Works well with: Distortion and Phaser pedals
7. Chorus Pedal
The chorus pedal is another complementary special effects device that gives your music a more dramatic effect. Simply put, it makes one pluck of a string or strum of a chord sound like it’s being replicated by many other guitarists in the background, only slightly off-timing. The result creates a shimmering, swirling effect similar to a 12-string guitar, or the music that made Prince, The Police, and even The Cure popular in the 1980s.
Why you need it: It creates a thicker and richer 12-string guitar sound that’s perfect for rhythms.
Works well with: Dirt pedals
8. Phaser Pedal
The phaser pedal sounds quite like the chorus pedal, except that it also creates distinct sweeping sounds with alterable peaks and roughs in the guitar tone. The speed or rate of the sounds can also be adjusted with the knob on the pedal surface. The phaser pedal effect is best noticeable when a single note or chord is played repeatedly.
Why you need it: It creates that spaceship-y sound that Eddie Van Halen made famous in the 1970s onwards—enough said!
Works well with: Distortion and Delay pedals
9. Flanger Pedal
The flanger sounds like an automated Wah pedal, but the sound doesn’t go that far. It’s also like a phaser in the way that it produces swooshing sounds and makes the pitch go up and down, like a plane flying past. The sound is thicker and more obvious compared to the phaser. Also, instead of working on a phase delay, the flanger works on a time delay.
Why you need this: Van Halen also created his signature sound with the flanger, so it’s bound to make your music stand out. It’s perfect even for modern metal, grunge, and even funk.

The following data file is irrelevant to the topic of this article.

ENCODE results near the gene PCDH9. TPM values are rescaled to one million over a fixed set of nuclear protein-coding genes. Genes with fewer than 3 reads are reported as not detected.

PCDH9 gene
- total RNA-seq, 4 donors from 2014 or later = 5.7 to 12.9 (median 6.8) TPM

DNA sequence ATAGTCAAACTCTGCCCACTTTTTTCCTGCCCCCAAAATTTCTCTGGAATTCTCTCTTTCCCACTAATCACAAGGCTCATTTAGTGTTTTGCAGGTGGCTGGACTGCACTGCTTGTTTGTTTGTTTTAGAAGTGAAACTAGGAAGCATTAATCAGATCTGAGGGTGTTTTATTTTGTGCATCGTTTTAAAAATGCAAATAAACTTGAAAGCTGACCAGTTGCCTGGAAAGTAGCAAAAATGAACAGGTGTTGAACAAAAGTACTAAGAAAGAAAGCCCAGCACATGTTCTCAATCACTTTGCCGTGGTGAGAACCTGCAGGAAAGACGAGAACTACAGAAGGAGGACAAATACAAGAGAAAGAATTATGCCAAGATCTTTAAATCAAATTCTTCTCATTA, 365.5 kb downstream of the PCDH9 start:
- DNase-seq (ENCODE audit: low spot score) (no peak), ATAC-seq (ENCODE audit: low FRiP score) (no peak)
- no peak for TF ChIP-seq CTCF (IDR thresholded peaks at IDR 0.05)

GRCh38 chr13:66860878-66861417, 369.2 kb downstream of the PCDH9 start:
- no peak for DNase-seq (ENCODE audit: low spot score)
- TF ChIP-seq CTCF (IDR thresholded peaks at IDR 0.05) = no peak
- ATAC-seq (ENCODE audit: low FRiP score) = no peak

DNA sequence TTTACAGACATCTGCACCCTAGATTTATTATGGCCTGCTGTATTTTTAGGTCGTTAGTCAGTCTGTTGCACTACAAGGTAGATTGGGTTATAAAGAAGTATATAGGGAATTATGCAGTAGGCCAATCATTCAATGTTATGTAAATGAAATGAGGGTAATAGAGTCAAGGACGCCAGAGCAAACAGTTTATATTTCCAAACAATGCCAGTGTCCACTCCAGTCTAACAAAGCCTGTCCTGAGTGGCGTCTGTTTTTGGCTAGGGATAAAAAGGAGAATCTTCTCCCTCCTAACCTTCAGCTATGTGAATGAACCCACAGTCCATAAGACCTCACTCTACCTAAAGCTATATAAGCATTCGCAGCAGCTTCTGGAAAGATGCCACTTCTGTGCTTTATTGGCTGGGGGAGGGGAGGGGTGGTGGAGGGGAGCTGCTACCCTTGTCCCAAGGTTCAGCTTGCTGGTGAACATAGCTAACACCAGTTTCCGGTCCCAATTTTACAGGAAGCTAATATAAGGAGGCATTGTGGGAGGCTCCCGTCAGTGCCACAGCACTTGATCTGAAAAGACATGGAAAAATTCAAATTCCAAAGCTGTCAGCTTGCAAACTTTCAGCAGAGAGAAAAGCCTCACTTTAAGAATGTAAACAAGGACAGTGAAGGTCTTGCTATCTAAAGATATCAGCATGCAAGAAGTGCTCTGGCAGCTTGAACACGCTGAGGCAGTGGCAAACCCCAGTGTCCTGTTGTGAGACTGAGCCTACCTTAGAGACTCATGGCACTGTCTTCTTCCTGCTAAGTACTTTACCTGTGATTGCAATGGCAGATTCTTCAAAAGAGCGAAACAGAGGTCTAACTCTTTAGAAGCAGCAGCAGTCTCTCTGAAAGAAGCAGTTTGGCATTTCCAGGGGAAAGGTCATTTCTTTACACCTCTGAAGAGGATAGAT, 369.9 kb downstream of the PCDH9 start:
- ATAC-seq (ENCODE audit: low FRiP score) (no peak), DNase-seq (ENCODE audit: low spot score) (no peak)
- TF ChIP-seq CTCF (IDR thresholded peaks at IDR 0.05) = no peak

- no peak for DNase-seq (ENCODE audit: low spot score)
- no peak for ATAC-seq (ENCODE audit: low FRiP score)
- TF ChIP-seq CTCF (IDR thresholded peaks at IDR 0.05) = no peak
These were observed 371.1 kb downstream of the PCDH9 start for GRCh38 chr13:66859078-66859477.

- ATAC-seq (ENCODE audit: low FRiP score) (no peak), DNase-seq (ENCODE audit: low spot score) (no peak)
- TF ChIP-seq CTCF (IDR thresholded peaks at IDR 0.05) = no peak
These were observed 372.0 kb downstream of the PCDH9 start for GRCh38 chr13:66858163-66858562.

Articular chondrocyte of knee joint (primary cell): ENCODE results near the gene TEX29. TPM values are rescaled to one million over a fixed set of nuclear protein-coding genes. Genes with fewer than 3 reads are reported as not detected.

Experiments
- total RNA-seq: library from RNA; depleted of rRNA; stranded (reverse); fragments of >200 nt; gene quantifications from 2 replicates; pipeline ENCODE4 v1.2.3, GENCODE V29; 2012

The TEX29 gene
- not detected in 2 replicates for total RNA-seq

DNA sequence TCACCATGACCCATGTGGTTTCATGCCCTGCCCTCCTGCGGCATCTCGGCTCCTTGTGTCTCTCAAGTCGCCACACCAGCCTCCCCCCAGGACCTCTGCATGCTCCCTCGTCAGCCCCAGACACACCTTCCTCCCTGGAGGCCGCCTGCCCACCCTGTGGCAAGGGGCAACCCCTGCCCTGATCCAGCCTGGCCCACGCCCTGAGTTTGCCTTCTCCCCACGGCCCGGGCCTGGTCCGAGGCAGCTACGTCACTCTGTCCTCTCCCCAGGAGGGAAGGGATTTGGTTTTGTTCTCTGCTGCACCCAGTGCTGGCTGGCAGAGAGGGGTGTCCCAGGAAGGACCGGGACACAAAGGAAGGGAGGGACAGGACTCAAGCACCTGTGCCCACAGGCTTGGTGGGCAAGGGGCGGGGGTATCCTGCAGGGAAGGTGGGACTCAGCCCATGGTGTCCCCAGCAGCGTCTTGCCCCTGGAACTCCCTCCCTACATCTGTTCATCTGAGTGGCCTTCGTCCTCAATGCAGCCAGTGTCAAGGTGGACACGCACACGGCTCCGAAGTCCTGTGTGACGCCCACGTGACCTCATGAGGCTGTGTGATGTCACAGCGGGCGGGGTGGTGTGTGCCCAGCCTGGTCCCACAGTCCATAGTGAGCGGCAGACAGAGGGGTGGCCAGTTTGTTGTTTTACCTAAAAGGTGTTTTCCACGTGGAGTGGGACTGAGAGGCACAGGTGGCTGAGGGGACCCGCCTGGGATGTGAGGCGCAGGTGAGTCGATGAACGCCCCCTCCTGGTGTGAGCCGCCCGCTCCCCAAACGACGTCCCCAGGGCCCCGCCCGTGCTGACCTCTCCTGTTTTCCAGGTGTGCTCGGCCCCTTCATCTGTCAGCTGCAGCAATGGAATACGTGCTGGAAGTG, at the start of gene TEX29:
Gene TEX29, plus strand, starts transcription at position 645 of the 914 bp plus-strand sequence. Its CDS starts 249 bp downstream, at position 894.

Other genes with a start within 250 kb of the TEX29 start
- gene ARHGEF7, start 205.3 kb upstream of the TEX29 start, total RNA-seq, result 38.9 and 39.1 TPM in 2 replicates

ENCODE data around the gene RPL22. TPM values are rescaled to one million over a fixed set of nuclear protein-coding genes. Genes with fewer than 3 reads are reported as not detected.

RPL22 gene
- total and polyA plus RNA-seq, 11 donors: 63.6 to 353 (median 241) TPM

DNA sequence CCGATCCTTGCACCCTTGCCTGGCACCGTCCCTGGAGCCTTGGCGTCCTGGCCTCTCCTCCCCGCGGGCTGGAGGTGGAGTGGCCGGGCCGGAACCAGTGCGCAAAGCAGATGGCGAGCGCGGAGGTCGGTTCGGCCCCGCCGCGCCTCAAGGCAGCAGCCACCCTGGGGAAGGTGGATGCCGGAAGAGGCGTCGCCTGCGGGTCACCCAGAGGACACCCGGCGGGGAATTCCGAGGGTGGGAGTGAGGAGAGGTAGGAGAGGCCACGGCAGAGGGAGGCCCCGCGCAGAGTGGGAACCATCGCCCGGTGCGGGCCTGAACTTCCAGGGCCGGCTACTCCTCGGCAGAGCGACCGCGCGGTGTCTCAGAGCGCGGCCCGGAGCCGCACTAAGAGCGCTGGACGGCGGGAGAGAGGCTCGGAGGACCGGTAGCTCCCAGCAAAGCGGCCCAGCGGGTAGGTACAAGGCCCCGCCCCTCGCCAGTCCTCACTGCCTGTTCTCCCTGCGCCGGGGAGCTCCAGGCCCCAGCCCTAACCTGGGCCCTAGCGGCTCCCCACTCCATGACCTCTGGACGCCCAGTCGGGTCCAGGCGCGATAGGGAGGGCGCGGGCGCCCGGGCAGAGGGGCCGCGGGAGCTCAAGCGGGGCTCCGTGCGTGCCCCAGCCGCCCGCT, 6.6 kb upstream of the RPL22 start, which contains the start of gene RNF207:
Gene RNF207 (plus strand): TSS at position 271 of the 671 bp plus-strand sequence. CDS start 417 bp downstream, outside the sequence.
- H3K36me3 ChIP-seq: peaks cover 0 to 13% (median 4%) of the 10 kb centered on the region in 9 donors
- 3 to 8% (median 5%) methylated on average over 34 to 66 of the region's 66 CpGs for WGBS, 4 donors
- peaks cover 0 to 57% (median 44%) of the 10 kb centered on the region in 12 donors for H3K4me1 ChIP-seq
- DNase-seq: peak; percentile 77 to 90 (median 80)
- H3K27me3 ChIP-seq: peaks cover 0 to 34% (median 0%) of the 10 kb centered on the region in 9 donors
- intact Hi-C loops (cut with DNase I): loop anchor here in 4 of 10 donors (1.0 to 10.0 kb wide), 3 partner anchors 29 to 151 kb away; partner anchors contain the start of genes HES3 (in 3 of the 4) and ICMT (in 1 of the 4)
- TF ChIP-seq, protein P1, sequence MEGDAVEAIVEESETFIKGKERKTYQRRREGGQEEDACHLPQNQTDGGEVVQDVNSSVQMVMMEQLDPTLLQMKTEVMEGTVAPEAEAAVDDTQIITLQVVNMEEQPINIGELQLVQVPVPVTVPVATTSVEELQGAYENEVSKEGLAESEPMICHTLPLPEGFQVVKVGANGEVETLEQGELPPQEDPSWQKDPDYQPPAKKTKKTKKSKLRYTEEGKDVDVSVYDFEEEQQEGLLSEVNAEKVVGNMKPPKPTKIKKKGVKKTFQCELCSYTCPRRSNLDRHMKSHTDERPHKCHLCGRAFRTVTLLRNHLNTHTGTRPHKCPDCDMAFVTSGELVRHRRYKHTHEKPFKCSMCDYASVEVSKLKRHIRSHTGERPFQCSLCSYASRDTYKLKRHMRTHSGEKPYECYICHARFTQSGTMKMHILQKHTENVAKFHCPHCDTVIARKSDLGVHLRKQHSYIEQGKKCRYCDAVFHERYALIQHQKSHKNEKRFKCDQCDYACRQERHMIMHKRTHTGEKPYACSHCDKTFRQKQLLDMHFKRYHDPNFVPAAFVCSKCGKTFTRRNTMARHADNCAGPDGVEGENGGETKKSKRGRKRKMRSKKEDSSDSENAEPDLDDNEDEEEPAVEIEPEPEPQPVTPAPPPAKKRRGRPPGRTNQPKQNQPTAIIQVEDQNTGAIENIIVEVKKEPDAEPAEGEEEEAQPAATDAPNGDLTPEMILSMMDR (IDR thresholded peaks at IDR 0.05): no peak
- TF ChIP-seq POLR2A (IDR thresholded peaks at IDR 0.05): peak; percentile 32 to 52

Works well with: Dirt pedals
From the keyword “octave,” which refers to the interval between two notes of the same musical pitch class, the octave pedal supplies notes that are one octave higher or lower than what you are playing. This pedal alone can give you a fuller and thicker sound, and is also good for creating unusual guitar tones.
Why you need this: It’s capable of providing you with a bass tone, so you can practically play some two-man band music.
Works well with: Overdrive, Reverb, and Delay pedals
11. Tremolo Pedal
This pedal emulates the “tremolo bar,” only a little better. It gives you a wobble sound that results from fluctuating volumes. The controls on tremolo pedals allow you to change the frequency and amount of the volume change. It’s not too far from the previous “synth” pedals (chorus, phaser, and flanger) but the resulting sound is quite distinct once you get used to it.